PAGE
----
Now we're at the "hard" part. Folds. `chooseBy` and `groupSorted` are both folds. I'll step you through `groupSorted`, and leave `chooseBy` up to you.

How to write your own folds

We know `groupSorted` is a fold, because it consumes the entire list, and produces something entirely new.

``````groupSorted :: [Int] -> [[Int]]
groupSorted xs = foldr step start xs
where step :: Int -> [[Int]] -> [[Int]]
step = undefined
start :: [[Int]]
start = undefined
``````

We need to choose an initial value, `start`, and a stepping function `step`. We know their types because the type of `foldr` is `(a -> b -> b) -> b -> [a] -> b`, and in this case, `a` is `Int` (because `xs` is `[Int]`, which lines up with `[a]`), and the `b` we want to end up with is `[[Int]]`.

Now remember, the stepping function will inspect the elements of the list, one by one, and use `step` to fuse them into an accumulator. I will call the currently inspected element `v`, and the accumulator `acc`.

``````step v acc = undefined
``````

Remember, in theory, `foldr` works its way from right to left. So suppose we have the list `[1,2,3,3]`. Let's step through the algorithm, starting with the rightmost `3` and working our way left.

``````step 3 start = [[3]]
``````

Whatever `start` is, when we combine it with `3` it should end up as `[[3]]`. We know this because if the original input list to `groupSorted` were simply `[3]`, then we would want `[[3]]` as a result. However, it isn't just `[3]`. Let's pretend now that it's just `[3,3]`. `[[3]]` is the new accumulator, and the result we would want is `[[3,3]]`.

``````step 3 [[3]] = [[3,3]]
``````

What should we do with these inputs? Well, we should tack the `3` onto that inner list. But what about the next step?

``````step 2 [[3,3]] = [[2],[3,3]]
``````

In this case, we should create a new list with 2 in it.

``````step 1 [[2],[3,3]] = [[1],[2],[3,3]]
``````

Just like last time, in this case we should create a new list with 1 inside of it.

At this point we have traversed the entire input list, and have our final result. So how do we define `step`? There appear to be two cases, depending on a comparison between `v` and `acc`.

``````step v acc@((x:xs):xss) | v == x    = (v:x:xs) : xss
| otherwise = [v] : acc
``````

In one case, `v` is the same as the head of the first sublist in `acc`. In that case we prepend `v` to that same sublist. But if such is not the case, then we put `v` in its own list and prepend that to `acc`. So what should `start` be? Well, it needs special treatment; let's just use `[]` and add a special pattern match for it.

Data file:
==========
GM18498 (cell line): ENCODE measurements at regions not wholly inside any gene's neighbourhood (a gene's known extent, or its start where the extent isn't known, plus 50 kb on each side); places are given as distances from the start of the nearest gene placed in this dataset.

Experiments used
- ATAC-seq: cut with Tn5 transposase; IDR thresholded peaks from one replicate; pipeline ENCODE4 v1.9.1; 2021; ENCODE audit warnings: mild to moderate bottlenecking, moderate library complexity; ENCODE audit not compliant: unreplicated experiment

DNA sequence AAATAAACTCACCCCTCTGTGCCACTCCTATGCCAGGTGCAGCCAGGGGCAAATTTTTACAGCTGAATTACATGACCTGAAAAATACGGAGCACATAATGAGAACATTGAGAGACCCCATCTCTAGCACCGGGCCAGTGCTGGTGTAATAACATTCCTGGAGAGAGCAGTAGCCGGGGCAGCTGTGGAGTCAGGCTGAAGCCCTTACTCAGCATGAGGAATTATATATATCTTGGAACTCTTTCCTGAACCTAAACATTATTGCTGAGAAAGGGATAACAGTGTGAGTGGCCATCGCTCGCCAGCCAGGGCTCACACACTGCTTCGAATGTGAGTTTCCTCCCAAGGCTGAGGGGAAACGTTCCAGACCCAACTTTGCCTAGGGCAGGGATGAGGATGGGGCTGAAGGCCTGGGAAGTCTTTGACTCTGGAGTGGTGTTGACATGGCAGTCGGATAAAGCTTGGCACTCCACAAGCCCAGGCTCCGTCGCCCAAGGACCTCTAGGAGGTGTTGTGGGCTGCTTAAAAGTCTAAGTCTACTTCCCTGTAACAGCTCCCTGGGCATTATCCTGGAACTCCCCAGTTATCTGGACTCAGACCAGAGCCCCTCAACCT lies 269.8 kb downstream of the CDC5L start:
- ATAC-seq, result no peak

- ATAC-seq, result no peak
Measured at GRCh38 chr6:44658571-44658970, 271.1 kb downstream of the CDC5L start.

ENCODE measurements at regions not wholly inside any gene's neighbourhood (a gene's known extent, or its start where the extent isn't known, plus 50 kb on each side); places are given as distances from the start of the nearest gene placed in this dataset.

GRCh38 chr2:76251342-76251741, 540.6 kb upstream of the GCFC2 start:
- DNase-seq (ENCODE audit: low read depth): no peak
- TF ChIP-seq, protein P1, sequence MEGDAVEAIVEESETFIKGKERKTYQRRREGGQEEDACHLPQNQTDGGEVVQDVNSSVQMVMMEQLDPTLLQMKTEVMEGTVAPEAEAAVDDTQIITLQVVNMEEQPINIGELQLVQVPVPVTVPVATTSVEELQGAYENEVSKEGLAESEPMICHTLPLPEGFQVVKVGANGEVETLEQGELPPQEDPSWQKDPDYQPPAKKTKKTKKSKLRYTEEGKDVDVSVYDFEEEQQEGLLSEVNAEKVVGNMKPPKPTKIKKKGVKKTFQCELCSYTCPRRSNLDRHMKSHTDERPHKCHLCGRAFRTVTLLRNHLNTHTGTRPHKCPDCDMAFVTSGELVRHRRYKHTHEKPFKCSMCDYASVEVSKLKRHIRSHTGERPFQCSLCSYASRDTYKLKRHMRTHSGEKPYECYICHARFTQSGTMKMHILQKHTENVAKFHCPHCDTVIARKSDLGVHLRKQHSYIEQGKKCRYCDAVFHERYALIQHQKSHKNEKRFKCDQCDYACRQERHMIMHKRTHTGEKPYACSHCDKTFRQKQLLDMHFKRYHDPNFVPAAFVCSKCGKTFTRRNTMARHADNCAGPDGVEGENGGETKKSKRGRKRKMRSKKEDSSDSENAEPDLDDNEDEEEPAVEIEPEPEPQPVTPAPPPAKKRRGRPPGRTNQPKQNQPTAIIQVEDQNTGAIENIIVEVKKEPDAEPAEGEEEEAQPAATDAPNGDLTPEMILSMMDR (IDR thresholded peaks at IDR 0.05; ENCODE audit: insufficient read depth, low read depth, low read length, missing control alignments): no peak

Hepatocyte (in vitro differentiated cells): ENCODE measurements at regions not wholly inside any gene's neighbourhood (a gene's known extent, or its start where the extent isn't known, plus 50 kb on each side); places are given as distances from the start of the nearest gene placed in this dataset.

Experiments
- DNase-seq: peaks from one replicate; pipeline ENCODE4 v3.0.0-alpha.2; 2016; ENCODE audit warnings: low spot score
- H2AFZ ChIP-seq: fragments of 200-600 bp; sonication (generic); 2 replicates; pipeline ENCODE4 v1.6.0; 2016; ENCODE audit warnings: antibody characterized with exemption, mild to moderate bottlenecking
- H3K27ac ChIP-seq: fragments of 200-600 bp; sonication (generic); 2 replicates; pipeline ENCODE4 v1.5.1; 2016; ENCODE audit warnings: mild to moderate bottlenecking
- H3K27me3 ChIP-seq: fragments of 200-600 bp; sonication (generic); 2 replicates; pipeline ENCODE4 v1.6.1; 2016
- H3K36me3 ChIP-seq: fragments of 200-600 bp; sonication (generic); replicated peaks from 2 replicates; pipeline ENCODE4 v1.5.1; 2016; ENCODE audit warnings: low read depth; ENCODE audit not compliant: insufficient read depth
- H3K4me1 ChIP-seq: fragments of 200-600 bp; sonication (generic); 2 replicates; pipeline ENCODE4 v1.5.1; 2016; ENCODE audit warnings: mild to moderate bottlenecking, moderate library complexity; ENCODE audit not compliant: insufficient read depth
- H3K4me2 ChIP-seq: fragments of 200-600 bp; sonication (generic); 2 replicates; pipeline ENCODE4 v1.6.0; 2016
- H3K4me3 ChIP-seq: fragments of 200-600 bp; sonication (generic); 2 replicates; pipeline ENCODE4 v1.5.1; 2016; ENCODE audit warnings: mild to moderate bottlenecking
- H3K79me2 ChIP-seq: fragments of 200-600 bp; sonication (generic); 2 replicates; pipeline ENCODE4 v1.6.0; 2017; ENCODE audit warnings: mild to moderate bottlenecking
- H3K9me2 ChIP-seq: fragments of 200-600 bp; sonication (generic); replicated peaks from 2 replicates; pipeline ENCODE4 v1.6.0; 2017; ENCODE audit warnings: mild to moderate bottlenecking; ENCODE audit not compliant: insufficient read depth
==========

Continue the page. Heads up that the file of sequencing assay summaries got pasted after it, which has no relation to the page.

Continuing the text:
``````step elem [] = [[elem]]
start = []
``````

And there you have it. All you have to do to write your on fold is determine what `start` and `step` are, and you're done. With some cleanup and eta reduction:

``````groupSorted = foldr step []
where step v [] = [[v]]
step v acc@((x:xs):xss)
| v == x    = (v:x:xs) : xss
| otherwise = [v] : acc
``````

This may not be the most efficient solution, but it works, and if you later need to optimize, you at least have an idea of how this function works.

-

I don't want to spoil all the fun, but a `group` function would be helpful. Unfortunately it is defined in `Data.List`, so you need to write your own. One possible way would be:

``````-- corrected version, see comments
grp [] = []
grp (x:xs) = let a = takeWhile (==x) xs
b = dropWhile (==x) xs
in (x : a) : grp b
``````

E.g. `grp [1,1,2,2,3,3,3]` gives `[[1,1],[2,2],[3,3,3]]`. I think from there you can find the solution yourself.

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This doesn't take advantage of the fact that the input list is sorted. –  pat Oct 4 '11 at 14:54
It does use the fact that the list is sorted. E.g. it wouldn't work correctly for `[1,2,1,2,1,3,3]`. –  Landei Oct 4 '11 at 18:53
`grp [1,1,1,2,2,3,3]` and `grp [1,2,1,2,1,3,3]` both evaluate to `[[1,1,1],[2,2],[3,3]]` –  pat Oct 4 '11 at 19:47
@Landei: pat is correct, because of your use of `partition`, your algorithm works whether or not the list is sorted. Also, `partition` is in `Data.List`, which kinda defeats the purpose of writing your own `group` function ;) –  Dan Burton Oct 4 '11 at 20:29
Oh sorry, I wrote it originally with `takeWhile` and `dropWhile`. I'll go back to the old version. –  Landei Oct 5 '11 at 7:09

I'd try the following:

``````mostFrequent = snd . foldl1 max . map mark . group
where
mark (a:as) = (1 + length as, a)
mark [] = error "cannot happen"   --  because made by group
``````

Note that it works for any finite list that contains orderable elements, not just integers.

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`group` is defined in `Data.List`, which is not "allowed" for the TO. –  Landei Oct 4 '11 at 9:10
Yeah, you're right. Interpreted "Prelude" as synonym for "Standard Libraries". –  Ingo Oct 4 '11 at 9:30